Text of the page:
And yeah, I like thinking that I have God all figured out, and then he’ll surprise me. It’s best to wait and see and be amazed. :)
    Su recently posted..Heard At University

  29. Insanely clever post. And excellent points too :)
    Danny Bixby recently posted..The Problem With Parties

  30. I personally love studying theology and apologetics. But, having said that, I look at both those things as well as Bible study and devotional reading merely as things to give me a better picture of who Jesus is. I have a lot of friends who’ve gotten sucked into collecting factoids and information about Jesus, but it hasn’t really drawn them closer to Him. The longer I’m a believer, the more convinced that the gospel is a lot simpler than we want it to be. My theological background helps me all the time with my students and the people I mentor. It comes in handy to be able to look together for the answers to the questions we have. Theology, like so many other things, is a great too but not the most important thing.
    Linda B. recently posted..What I Think About Late at Night…

  31. Good and funny post, Matt. As a young guy feeling the call to seminary as well as being new to the whole blog scene, it’s nice to see 1. A Christian guy who updates his blog consistently, and 2. A guy who doesn’t take himself too seriously.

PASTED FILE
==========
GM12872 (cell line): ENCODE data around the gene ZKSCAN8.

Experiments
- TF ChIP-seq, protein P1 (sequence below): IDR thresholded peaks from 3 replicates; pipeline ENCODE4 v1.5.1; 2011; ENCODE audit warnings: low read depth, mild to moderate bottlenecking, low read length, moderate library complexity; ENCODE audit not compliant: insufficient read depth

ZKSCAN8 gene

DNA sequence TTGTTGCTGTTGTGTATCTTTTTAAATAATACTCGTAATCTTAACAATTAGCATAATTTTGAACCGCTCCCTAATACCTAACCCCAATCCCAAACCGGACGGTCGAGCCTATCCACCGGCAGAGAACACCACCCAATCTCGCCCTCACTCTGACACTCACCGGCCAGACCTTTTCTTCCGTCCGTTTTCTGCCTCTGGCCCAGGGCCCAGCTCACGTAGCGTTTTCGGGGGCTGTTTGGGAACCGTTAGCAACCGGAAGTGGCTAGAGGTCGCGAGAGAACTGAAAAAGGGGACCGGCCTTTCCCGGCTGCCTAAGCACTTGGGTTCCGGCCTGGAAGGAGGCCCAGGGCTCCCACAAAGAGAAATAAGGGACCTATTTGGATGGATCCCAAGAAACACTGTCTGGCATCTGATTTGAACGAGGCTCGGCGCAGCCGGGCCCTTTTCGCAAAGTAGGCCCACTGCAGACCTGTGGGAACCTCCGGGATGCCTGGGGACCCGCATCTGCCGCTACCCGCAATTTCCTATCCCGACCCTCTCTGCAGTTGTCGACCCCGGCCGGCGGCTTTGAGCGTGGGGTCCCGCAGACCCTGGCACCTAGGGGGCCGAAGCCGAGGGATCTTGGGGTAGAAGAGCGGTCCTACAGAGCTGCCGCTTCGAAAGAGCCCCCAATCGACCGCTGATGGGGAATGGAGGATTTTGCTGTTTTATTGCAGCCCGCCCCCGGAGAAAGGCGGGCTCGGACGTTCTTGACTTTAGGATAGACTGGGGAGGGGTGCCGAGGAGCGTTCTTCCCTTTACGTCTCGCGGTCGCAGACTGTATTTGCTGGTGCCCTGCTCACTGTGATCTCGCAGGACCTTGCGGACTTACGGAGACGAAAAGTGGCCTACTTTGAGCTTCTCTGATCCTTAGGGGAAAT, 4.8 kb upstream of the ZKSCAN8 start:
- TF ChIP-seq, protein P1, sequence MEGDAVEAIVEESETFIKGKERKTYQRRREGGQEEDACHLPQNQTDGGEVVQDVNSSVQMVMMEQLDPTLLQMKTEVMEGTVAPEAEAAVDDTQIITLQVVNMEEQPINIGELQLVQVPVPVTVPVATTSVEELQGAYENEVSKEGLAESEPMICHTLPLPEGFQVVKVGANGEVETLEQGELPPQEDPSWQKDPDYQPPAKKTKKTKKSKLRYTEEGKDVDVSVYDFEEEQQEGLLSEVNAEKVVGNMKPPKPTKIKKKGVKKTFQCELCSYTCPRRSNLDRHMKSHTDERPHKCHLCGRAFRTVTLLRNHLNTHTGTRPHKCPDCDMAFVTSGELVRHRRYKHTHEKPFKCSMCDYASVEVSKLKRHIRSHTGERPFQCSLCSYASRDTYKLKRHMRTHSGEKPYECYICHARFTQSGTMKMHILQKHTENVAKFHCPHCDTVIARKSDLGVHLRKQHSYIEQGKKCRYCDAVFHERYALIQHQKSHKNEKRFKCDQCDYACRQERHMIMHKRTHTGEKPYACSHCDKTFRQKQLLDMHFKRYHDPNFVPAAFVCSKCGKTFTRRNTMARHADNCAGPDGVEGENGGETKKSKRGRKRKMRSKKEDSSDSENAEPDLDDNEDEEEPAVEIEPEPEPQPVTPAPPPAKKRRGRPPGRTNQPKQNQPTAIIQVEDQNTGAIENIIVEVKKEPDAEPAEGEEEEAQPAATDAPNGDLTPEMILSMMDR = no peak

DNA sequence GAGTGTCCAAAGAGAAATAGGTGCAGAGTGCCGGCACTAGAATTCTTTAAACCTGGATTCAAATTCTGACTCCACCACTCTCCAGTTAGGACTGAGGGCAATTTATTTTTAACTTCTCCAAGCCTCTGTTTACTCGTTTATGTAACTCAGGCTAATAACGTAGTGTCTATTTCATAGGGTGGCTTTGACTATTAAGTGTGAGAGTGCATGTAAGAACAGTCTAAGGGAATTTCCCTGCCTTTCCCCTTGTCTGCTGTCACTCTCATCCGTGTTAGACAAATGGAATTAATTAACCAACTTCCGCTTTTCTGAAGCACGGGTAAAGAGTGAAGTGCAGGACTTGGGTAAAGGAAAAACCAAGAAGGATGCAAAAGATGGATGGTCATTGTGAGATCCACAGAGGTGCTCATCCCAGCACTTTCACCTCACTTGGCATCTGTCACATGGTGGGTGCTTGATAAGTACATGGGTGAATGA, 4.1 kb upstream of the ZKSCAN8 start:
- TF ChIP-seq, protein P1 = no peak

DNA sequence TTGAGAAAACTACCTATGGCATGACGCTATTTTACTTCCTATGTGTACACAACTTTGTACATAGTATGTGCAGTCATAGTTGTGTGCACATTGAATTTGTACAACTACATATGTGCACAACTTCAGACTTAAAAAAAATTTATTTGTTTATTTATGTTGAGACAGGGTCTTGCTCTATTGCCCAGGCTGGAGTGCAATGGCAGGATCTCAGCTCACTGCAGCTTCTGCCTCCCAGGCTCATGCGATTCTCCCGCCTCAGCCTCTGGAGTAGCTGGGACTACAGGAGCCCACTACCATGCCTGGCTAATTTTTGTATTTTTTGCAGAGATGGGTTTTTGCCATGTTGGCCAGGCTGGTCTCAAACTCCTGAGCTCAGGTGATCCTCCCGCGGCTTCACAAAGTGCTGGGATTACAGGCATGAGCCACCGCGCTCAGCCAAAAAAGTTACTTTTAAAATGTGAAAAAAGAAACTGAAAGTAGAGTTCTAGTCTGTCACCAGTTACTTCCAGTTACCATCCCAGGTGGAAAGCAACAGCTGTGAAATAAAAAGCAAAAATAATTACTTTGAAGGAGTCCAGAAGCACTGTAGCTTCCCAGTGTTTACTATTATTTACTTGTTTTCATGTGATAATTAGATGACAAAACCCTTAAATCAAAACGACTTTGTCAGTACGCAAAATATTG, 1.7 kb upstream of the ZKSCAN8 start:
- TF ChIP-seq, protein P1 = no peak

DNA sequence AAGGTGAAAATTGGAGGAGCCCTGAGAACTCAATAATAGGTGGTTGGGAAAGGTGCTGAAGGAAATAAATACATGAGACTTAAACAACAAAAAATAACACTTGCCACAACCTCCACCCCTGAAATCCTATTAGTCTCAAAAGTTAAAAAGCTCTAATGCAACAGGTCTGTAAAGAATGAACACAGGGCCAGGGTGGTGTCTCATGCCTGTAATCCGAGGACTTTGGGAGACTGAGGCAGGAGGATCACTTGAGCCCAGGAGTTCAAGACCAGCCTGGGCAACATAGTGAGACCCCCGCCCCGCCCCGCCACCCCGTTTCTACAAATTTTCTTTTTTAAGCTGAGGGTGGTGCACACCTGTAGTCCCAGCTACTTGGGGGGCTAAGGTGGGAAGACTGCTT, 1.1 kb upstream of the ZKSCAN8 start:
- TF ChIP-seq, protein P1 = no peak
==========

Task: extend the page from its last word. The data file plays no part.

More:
I am a big fan of theology, but you are right — there are plenty of times when I have to put my book down, and just go talk to God or someone about the Gospel. Because God is constantly pouring out His love for us, we who are made in His image are also pouring ourselves out as well. But to what? All too often people take theology, clothes, or video games too seriously without ever taking Jesus very seriously.

    Keep posting, Matt — I subscribed!

  32. 1 Corinthians 1:11-13 comes to mind.

    Did Calvin die on the cross for you?

  33. “If God really has told us everything, and if we really can figure God all out, then I’m disappointed. Because I can’t solve a Rubik’s cube. If God is less complicated to figure out than a puzzle, then there’s not much to Him.”

    Awesome man, love it. Great post. I find that faith should be Organic as a whole. That it should grow as the Spirit grows it.
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  34. Pretty superficial.